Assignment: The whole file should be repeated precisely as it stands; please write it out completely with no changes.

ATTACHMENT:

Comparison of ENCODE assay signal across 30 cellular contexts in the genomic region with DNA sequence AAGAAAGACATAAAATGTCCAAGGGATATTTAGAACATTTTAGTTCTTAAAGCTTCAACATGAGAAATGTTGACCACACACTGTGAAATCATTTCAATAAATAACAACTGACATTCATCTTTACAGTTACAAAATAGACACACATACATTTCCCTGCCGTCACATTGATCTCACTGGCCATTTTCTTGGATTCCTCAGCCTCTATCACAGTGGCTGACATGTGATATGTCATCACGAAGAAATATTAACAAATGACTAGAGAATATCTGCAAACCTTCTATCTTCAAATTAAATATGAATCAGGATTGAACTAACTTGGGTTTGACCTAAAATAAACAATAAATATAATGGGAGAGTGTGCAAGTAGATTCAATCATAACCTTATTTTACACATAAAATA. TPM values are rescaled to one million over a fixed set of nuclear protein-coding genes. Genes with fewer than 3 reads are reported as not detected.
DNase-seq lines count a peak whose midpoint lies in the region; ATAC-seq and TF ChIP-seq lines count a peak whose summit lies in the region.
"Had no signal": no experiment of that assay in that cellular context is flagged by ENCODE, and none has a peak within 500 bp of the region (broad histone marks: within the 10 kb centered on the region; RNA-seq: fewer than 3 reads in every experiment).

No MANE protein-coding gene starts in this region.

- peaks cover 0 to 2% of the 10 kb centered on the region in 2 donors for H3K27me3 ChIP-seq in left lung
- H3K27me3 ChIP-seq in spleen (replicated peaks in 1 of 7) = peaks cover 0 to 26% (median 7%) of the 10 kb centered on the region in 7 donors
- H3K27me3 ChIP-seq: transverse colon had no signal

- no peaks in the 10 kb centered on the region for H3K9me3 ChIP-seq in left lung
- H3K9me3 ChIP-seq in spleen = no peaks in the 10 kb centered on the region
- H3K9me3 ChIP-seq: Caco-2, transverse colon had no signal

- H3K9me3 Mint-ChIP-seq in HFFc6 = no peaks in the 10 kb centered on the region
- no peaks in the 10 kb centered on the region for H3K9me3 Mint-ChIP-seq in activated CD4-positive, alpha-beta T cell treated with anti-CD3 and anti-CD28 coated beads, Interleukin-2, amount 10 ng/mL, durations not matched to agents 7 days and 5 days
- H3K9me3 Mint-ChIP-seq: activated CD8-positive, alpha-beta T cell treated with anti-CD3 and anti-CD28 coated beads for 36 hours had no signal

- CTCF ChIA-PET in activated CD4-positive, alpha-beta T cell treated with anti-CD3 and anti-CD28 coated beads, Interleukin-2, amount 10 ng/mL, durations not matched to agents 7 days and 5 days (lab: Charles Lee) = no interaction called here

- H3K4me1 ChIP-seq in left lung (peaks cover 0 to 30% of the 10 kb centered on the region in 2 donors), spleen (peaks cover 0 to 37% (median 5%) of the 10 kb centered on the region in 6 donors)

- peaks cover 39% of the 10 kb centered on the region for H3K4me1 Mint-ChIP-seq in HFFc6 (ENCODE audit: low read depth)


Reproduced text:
Comparison of ENCODE assay signal across 30 cellular contexts in the genomic region with DNA sequence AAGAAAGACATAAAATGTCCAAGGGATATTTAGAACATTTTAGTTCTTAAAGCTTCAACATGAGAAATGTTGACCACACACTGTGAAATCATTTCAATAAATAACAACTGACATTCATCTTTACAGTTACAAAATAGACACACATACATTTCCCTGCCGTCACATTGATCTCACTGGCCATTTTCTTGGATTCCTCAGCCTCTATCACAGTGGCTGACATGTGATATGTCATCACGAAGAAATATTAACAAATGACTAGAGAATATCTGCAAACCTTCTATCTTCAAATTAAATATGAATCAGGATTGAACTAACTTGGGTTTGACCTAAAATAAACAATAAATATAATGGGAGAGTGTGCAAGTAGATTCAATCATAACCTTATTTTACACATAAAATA. TPM values are rescaled to one million over a fixed set of nuclear protein-coding genes. Genes with fewer than 3 reads are reported as not detected.
DNase-seq lines count a peak whose midpoint lies in the region; ATAC-seq and TF ChIP-seq lines count a peak whose summit lies in the region.
"Had no signal": no experiment of that assay in that cellular context is flagged by ENCODE, and none has a peak within 500 bp of the region (broad histone marks: within the 10 kb centered on the region; RNA-seq: fewer than 3 reads in every experiment).

No MANE protein-coding gene starts in this region.

- peaks cover 0 to 2% of the 10 kb centered on the region in 2 donors for H3K27me3 ChIP-seq in left lung
- H3K27me3 ChIP-seq in spleen (replicated peaks in 1 of 7) = peaks cover 0 to 26% (median 7%) of the 10 kb centered on the region in 7 donors
- H3K27me3 ChIP-seq: transverse colon had no signal

- no peaks in the 10 kb centered on the region for H3K9me3 ChIP-seq in left lung
- H3K9me3 ChIP-seq in spleen = no peaks in the 10 kb centered on the region
- H3K9me3 ChIP-seq: Caco-2, transverse colon had no signal

- H3K9me3 Mint-ChIP-seq in HFFc6 = no peaks in the 10 kb centered on the region
- no peaks in the 10 kb centered on the region for H3K9me3 Mint-ChIP-seq in activated CD4-positive, alpha-beta T cell treated with anti-CD3 and anti-CD28 coated beads, Interleukin-2, amount 10 ng/mL, durations not matched to agents 7 days and 5 days
- H3K9me3 Mint-ChIP-seq: activated CD8-positive, alpha-beta T cell treated with anti-CD3 and anti-CD28 coated beads for 36 hours had no signal

- CTCF ChIA-PET in activated CD4-positive, alpha-beta T cell treated with anti-CD3 and anti-CD28 coated beads, Interleukin-2, amount 10 ng/mL, durations not matched to agents 7 days and 5 days (lab: Charles Lee) = no interaction called here

- H3K4me1 ChIP-seq in left lung (peaks cover 0 to 30% of the 10 kb centered on the region in 2 donors), spleen (peaks cover 0 to 37% (median 5%) of the 10 kb centered on the region in 6 donors)

- peaks cover 39% of the 10 kb centered on the region for H3K4me1 Mint-ChIP-seq in HFFc6 (ENCODE audit: low read depth)